The boy and the girl were 16 when they had consensual sex. Prosecutors charged the boy with statutory rape, a law that has been on the books since the 19th century.
But on Thursday, the Florida Supreme Court ruled that the law was unconstitutional as applied to the 16-year-old Pinellas County boy.
What that means, attorneys said, is that prosecutors will probably stop criminally charging certain teenagers for having consensual sex. In particular, the ruling will make it unlikely for a 16-or 17-year-old to be charged for having consensual sex with another 16- or 17-year-old.
The ruling does not apply to a teenager who commits rape. And it does not apply to a teenager who has sex, regardless of consent, with someone 15 or younger. Those acts are still clearly crimes, said Stephen Romine, the assistant public defender who represented the boy.
In the Pinellas case, the boy _ identified only as "B.B." in the ruling _ was charged in 1993 with sexual battery. But after the boy was deposed, prosecutors charged him in juvenile court with the lesser offense of statutory rape.
The statutory rape law has been on the books for a century, and attorneys on both sides called it archaic. The ruling notes that the law's stated purpose was to "protect virtuous young women . . . within the specific age from defilement."
The problem with the law in this case, according to the ruling, is that it conflicts with the boy's right to privacy guaranteed under the Florida Constitution.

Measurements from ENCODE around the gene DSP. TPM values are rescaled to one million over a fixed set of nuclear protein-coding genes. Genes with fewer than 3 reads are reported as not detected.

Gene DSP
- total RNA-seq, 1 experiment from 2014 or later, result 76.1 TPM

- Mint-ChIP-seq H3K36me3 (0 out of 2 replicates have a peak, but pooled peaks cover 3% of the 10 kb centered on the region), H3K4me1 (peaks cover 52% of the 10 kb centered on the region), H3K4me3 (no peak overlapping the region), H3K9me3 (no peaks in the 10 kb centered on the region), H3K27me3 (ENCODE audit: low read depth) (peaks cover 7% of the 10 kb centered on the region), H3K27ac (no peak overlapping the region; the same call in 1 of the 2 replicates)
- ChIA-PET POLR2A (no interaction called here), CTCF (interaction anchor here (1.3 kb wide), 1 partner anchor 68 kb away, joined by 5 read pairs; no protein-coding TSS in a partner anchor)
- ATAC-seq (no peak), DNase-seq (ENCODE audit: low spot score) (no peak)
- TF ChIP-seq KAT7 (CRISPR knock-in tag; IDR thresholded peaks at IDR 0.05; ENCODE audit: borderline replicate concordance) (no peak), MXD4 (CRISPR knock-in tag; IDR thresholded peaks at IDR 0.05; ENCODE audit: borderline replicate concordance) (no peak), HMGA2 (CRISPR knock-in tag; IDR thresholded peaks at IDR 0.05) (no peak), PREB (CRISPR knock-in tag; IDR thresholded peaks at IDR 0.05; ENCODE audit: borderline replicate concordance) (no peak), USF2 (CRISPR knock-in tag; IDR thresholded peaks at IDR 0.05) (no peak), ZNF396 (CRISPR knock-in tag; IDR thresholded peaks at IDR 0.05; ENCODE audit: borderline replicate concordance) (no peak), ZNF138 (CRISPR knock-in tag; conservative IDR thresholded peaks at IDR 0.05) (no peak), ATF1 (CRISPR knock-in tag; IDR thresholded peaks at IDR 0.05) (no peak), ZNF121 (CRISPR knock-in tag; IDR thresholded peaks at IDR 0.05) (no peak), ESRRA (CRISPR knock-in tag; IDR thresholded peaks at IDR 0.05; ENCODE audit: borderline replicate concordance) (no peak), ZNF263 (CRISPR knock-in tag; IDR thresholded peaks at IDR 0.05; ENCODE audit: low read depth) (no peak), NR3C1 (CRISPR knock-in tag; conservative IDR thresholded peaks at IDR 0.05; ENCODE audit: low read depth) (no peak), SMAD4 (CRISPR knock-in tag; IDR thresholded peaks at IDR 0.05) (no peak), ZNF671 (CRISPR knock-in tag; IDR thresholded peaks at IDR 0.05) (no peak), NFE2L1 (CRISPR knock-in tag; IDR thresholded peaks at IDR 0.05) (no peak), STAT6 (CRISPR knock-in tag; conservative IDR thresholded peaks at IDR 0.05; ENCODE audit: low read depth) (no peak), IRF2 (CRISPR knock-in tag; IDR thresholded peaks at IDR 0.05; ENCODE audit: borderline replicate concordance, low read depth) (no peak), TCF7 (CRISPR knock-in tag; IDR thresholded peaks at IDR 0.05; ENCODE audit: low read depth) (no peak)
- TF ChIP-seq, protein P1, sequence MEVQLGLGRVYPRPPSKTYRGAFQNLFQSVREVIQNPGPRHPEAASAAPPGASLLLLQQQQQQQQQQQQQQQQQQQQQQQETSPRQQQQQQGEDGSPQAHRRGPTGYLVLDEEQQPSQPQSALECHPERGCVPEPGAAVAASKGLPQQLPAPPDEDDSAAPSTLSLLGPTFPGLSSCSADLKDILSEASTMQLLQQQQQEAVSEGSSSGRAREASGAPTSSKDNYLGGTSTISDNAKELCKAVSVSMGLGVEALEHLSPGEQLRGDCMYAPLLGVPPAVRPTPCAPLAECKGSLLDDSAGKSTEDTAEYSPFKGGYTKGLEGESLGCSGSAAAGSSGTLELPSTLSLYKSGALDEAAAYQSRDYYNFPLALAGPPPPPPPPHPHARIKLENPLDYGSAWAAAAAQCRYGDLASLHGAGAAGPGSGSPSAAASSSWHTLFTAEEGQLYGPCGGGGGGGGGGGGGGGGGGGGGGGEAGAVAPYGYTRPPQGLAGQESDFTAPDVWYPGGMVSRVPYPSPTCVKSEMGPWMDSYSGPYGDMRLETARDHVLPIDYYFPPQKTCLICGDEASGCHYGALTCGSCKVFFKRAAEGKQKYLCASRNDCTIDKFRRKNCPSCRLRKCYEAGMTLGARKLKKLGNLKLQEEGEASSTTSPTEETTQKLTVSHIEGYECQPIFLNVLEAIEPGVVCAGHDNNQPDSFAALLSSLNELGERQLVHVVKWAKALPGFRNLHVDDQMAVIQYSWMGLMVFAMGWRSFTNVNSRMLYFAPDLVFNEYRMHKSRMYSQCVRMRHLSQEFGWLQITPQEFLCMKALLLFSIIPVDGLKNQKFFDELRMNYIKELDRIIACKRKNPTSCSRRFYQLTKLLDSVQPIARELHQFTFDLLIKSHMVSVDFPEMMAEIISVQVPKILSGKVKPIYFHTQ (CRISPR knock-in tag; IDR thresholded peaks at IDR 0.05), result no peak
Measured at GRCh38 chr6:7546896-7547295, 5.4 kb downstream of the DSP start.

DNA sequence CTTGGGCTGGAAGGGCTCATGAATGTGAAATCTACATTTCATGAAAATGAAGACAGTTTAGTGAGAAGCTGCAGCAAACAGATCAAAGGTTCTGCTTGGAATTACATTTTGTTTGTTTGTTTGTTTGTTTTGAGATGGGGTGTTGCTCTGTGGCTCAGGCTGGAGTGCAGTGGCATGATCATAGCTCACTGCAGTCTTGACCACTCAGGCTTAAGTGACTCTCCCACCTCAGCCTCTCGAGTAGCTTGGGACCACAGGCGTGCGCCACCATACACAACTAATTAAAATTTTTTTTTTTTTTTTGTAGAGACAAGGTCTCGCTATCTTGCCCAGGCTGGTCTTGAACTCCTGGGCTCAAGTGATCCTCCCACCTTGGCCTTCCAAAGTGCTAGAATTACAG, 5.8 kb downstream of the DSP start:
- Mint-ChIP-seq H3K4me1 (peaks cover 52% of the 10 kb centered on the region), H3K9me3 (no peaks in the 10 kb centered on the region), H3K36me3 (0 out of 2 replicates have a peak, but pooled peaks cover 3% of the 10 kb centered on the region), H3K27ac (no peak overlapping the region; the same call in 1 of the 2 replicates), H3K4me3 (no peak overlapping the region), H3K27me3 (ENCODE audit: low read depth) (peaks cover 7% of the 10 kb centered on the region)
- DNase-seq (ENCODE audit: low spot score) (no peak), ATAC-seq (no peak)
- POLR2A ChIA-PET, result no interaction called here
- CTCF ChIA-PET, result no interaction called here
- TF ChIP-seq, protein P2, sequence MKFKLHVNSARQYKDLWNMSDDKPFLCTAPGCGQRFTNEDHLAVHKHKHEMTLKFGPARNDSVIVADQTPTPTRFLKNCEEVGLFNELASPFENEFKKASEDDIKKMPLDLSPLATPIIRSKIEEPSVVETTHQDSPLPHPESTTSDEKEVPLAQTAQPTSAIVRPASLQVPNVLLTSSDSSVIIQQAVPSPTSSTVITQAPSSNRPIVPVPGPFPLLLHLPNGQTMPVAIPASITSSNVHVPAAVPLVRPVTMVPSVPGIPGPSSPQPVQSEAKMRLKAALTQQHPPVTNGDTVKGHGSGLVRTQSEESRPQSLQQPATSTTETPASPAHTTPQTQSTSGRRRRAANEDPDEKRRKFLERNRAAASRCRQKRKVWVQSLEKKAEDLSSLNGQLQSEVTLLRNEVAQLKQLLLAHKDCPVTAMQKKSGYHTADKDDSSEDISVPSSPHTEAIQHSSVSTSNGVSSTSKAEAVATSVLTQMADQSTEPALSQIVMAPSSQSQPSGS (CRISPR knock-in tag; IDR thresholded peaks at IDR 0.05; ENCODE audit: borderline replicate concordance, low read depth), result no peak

Sometimes the government has a "compelling state interest" to investigate a crime, the ruling said. For example, if an adult had sex with a minor, the state's "compelling interest" to prevent the exploitation of children would outweigh the adult's right to privacy.
But in this case of two consenting minors, the boy's right to privacy took precedence, the court ruled.
The ruling overturns a decision by the Second District Court of Appeal, and upholds the original decision by Circuit Judge George Greer to dismiss the case. Romine had filed the motion to dismiss.
The statutory rape law is not frequently used, but Pinellas-Pasco State Attorney Bernie McCabe had some misgivings about the decision. "I'm worried about what message it sends," McCabe said.
So was former Assistant State Attorney Laurie Hammers, who handled the case before Judge Greer. While acknowledging the law was drawn up in a different time, she said the problem of young children having sex and having children is very current.
"Something _ what the answer is, I don't know _ has got to be done about the children who are having children, because in the end, most of them are going to be dependent on the system," Hammers said.
Justices Ben Overton, Harry Anstead, Charles T. Wells and Gerald Kogan were in the majority on the decision, and justices Major Harding, Stephen Grimes and Leander Shaw dissented.